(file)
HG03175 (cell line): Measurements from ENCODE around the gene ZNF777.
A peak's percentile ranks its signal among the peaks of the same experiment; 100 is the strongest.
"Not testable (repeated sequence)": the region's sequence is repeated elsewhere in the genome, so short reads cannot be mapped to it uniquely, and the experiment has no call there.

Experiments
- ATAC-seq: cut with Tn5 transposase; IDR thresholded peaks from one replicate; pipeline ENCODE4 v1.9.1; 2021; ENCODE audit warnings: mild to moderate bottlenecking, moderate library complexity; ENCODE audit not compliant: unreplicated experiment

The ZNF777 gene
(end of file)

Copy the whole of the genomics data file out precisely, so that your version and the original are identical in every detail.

HG03175 (cell line): Measurements from ENCODE around the gene ZNF777.
A peak's percentile ranks its signal among the peaks of the same experiment; 100 is the strongest.
"Not testable (repeated sequence)": the region's sequence is repeated elsewhere in the genome, so short reads cannot be mapped to it uniquely, and the experiment has no call there.

Experiments
- ATAC-seq: cut with Tn5 transposase; IDR thresholded peaks from one replicate; pipeline ENCODE4 v1.9.1; 2021; ENCODE audit warnings: mild to moderate bottlenecking, moderate library complexity; ENCODE audit not compliant: unreplicated experiment

The ZNF777 gene